How to tell an allergy from a side effect, the big offenders, the types of medication reactions, and what to do if you’re busting out in hives.
IT WAS a string of bad luck. First, Julie Sane’s house was destroyed in a fire and her family was forced to quickly find a temporary place to live. Unfortunately the only place they could find was dusty and moldy, and her daughter Harper began getting sinus infections.
Harper’s doctor prescribed amoxicillin (an antibiotic in the penicillin family) to clear up the infection. But after the third dose, Sane noticed small, red raised bumps on Harper’s arm, which spread to her tummy Harper also developed a sore in her nose. (Sane brought it up with the pediatrician, who was unconcerned.) Harper had two more rounds of amoxicillin in the coming months and each time, on the third dose, the girl developed a rash and a sore in her nose.
Her mother had a hunch that, with the consistent symptoms, something was going on. While visiting the allergist about Harper’s food allergies, Sane mentioned the strange reactions to the antibiotic. “All it took was a five-minute test,” recalls Sane. Her daughter is allergic to all antibiotics in the penicillin family and should avoid them in the future.
Is It a Drug Allergy?
Allergies to medications can be hard to diagnose because reactions do not all look the same. In fact, there are four different classes of allergic reactions – all involving the immune system, but in quite distinct ways.
Type I: This form of allergic reaction is the most obvious. It involves IgE allergy antibodies and comes on as typical anaphylaxis: hives, difficulty breathing, swelling, closing of the throat, and can cause cardiac arrest and even death.
“Anaphylactic drug reactions can occur very rapidly, often within minutes of exposure,” says Dr. David Stukus, an assistant professor of pediatrics in the allergy section at Nationwide Children’s Hospital and Ohio State University. People can have anaphylactic reactions to any type of medication, but they most commonly occur with anesthesia that is being administered for surgery. Antibiotics are another top culprit.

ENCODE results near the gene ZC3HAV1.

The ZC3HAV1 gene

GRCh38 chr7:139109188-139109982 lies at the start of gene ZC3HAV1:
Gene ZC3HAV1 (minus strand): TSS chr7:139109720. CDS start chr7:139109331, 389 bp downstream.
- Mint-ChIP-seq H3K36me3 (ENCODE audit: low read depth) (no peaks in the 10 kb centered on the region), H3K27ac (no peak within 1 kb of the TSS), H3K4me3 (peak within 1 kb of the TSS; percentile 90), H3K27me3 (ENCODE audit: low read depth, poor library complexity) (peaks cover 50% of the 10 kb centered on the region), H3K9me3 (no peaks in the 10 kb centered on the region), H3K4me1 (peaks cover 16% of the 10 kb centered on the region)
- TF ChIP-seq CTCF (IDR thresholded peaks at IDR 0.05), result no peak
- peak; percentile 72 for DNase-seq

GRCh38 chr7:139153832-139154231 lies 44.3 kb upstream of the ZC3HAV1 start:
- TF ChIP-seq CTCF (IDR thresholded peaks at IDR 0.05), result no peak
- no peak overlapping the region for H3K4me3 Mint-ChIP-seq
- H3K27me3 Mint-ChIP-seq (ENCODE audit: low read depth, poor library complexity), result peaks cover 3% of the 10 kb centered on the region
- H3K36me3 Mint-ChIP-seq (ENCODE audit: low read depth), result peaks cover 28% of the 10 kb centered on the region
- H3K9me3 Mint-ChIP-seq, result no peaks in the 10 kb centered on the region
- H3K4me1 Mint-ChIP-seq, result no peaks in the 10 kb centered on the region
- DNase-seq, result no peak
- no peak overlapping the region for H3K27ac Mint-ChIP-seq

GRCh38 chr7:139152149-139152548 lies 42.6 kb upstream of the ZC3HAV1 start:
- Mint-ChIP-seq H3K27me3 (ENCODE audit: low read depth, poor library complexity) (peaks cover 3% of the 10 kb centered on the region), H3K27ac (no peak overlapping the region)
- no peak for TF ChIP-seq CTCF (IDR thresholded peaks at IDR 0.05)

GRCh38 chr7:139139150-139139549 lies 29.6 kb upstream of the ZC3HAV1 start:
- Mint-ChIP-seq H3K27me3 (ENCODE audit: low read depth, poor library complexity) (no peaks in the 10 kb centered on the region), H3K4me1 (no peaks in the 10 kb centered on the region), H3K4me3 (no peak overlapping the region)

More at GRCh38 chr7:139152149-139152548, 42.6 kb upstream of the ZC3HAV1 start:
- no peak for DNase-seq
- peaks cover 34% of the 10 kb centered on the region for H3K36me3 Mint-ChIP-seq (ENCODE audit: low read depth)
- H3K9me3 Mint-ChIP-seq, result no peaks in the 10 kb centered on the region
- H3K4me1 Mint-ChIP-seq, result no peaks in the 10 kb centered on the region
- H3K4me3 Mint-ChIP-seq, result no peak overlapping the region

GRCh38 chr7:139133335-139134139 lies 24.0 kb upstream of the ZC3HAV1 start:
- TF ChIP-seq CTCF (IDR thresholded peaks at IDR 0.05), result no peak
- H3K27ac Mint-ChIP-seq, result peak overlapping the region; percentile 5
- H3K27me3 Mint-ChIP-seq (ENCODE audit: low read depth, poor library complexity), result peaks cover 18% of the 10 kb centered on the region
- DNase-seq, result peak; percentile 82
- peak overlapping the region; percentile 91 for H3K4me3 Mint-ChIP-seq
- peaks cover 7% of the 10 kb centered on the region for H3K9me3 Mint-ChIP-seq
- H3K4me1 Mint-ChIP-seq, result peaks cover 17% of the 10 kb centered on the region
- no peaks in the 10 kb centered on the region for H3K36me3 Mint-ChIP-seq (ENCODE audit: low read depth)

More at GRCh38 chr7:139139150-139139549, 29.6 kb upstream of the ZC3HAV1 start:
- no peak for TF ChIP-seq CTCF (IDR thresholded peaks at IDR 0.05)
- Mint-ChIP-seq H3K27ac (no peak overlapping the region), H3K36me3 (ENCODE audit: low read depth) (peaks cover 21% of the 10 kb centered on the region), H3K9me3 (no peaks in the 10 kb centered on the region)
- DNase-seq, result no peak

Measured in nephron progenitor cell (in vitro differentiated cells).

Type II: This type of reaction is rare, and normally only seen in hospital patients. In a type II reaction, exposure to a certain medication will lead your immune system to form an antibody against itself.
For example, in an allergy to the anti-clotting medication heparin, the body forms antibodies that cause platelet levels to drop to dangerous levels. Other medications that can cause this type of reaction include the heart medication quinidine and the antibiotic vancomycin.
Type III: In a type III response, your immune system creates antibodies against the medication and then you form antibody-antigen complexes that get deposited throughout the body. “Wherever they get deposited, you get symptoms,” explains Stukus. “In the skin you get a rash, in the blood vessels you get swelling and pain.”
A common type III reaction is called serum sickness, which comes on seven to 10 days after exposure to a medication, such as the antibiotic Cefaclor. Symptoms include joint swelling, fevers and rashes: the person will often feel quite ill, and for some patients, it may take weeks for symptoms to resolve completely.
Type IV: While anaphylactic reactions come on in a cascade of symptoms, type IV reactions are more “smoldering,” says Dr. Tim Mainardi, a faculty member at New York’s Weill Cornell Medical College and the consultant allergist for Memorial Sloan Kettering Hospital. In these types of reactions, which Mainardi says are the most common with drug allergies, the person usually gets a rash sometime into the course of the medication, and it can linger for a few days, even past the time when the patient has stopped taking the medication.